b.27 January 1888 d.4 January 1957
BM BCh Oxon(1913) DM Oxon(1918) MRCP(1921) FRCP(1932)
G. T. Hebert was an example of the conscientious, over-worked tuberculosis officer of the 1920’s to 1940’s, when the anti-tuberculosis campaign had not the benefits of streptomycin. He was the son of the Rev. Septimus Hebert, vicar of Seal, near Sevenoaks, and Caroline Charlotte (née Haslam) Hebert, and was educated at Harrow, Christ Church, Oxford, where he took first class honours in physiology, and St. Thomas’s Hospital. His interest in chest diseases began with the post of resident medical officer at the London Chest Hospital, Victoria Park. Until 1920 he was tuberculosis officer for Hackney and Bethnal Green, when he was appointed physician-in-charge of the tuberculosis department of St. Thomas’s Hospital.
From 1939 to 1940 he was president of the Tuberculosis Association, one of his last important papers being his presidential address to the Association on pulmonary fibrosis (Tubercle, 1939, 20, 145-60). He took a great interest in teaching and from his experiences wrote Pulmonary tuberculosis (1927). He contributed a number of papers to journals, notably on cog-wheel breathing (Lancet, 1930, 2, 628-9) and on rational pneumothorax treatment (Brit. med. J., 1936, 2, 272-6).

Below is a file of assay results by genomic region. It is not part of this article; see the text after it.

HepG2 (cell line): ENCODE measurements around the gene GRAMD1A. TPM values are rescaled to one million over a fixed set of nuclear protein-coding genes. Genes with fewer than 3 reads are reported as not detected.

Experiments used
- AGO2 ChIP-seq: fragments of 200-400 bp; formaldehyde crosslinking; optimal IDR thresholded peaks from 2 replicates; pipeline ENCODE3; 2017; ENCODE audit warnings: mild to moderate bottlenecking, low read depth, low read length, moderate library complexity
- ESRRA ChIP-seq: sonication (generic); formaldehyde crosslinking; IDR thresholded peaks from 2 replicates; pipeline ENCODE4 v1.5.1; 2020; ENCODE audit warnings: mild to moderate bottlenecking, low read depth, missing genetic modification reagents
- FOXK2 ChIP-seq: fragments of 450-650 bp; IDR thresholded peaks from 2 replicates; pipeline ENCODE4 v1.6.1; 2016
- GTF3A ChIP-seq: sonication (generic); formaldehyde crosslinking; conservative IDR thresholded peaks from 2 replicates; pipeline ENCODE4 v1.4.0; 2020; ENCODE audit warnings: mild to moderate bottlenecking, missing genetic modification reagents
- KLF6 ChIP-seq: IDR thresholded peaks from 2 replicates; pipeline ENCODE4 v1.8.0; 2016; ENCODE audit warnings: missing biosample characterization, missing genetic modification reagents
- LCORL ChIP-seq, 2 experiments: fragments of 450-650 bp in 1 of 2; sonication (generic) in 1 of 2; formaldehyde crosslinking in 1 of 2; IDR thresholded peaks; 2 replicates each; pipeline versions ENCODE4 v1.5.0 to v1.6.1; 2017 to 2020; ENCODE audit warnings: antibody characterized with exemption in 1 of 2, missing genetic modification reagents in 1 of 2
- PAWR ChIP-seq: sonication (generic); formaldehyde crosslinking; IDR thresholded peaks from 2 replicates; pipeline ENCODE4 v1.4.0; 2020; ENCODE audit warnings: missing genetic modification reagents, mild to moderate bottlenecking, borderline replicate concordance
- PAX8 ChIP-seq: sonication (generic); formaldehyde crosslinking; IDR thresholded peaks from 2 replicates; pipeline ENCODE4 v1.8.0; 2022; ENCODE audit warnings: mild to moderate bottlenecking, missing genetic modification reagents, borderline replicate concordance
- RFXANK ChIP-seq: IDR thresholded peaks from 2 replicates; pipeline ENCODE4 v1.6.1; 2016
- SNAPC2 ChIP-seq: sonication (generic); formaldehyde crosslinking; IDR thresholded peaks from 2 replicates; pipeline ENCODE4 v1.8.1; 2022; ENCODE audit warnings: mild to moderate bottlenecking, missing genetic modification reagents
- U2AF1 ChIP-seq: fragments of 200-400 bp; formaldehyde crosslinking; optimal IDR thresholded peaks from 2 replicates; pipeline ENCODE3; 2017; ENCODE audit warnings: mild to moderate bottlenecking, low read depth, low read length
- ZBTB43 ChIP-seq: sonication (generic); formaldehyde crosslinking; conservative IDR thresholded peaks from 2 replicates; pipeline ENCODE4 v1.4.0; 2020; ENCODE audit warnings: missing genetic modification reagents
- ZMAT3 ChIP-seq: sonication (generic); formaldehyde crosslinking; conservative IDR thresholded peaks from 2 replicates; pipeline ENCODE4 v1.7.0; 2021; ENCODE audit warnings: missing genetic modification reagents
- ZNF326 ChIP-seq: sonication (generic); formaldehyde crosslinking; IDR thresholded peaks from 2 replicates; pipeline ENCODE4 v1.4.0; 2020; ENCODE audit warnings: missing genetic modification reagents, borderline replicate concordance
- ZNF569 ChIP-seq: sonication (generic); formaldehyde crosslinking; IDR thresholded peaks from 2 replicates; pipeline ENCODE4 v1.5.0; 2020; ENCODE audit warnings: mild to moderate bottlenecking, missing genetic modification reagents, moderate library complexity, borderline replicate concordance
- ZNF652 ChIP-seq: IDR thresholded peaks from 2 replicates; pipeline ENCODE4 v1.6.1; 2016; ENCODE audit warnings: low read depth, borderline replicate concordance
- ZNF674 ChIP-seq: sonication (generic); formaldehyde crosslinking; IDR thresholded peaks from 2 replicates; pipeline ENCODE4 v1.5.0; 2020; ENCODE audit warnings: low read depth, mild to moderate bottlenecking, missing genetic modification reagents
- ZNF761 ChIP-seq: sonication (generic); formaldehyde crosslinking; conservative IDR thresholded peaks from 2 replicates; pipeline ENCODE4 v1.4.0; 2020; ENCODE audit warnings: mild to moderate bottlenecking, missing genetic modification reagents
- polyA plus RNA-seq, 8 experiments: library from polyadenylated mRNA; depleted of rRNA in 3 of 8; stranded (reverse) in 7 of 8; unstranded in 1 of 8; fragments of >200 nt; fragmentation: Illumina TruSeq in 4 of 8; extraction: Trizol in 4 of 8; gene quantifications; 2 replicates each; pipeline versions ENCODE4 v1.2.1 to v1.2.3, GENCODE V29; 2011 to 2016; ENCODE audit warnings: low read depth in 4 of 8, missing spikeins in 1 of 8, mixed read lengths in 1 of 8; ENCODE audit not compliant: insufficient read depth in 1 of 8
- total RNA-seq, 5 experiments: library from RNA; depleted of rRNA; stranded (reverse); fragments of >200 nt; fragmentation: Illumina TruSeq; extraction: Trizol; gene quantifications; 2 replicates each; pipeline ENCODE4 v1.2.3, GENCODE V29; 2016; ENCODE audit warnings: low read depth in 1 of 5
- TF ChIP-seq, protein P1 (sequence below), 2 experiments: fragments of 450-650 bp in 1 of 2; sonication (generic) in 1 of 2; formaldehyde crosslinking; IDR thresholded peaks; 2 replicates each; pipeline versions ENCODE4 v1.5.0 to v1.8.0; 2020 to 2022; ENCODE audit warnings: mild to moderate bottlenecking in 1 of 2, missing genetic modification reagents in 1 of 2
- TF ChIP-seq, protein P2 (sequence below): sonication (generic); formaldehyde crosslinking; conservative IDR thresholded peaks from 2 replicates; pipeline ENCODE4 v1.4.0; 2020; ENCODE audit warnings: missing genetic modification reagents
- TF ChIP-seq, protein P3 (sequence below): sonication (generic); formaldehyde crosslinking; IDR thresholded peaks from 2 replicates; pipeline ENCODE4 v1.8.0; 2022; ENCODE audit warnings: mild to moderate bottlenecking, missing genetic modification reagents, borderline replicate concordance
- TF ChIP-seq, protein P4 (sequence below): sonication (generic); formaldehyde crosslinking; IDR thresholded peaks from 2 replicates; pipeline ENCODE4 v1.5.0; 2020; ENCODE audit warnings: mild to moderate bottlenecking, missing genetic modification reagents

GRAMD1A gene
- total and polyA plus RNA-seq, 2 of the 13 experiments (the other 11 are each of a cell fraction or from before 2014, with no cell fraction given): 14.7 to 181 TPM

Hebert was no routine worker. He was an expert in the management of artificial pneumothorax, and all his life interested in the problems of pulmonary fibrosis, in which he attempted to correlate physical with post-mortem and X-ray findings, with a judgment equalled by his passion for clear expression in good English. To some who did not know him intimately he appeared aloof; he was really a reserved but kind colleague, a lover of his home and his garden. His outside hobby was golf, which he played with skill and enjoyment.
In 1919 he married Constance Tatton, who survived him with two daughters.
Richard R Trail
[Brit.med.J., 1957, 1, 110; Lancet, 1957, 1, 108; St. Thom. Hosp. Gaz., 1957, 55, 84-6 (p); Times, 5 Jan. 1957.]
(Volume V, page 184)
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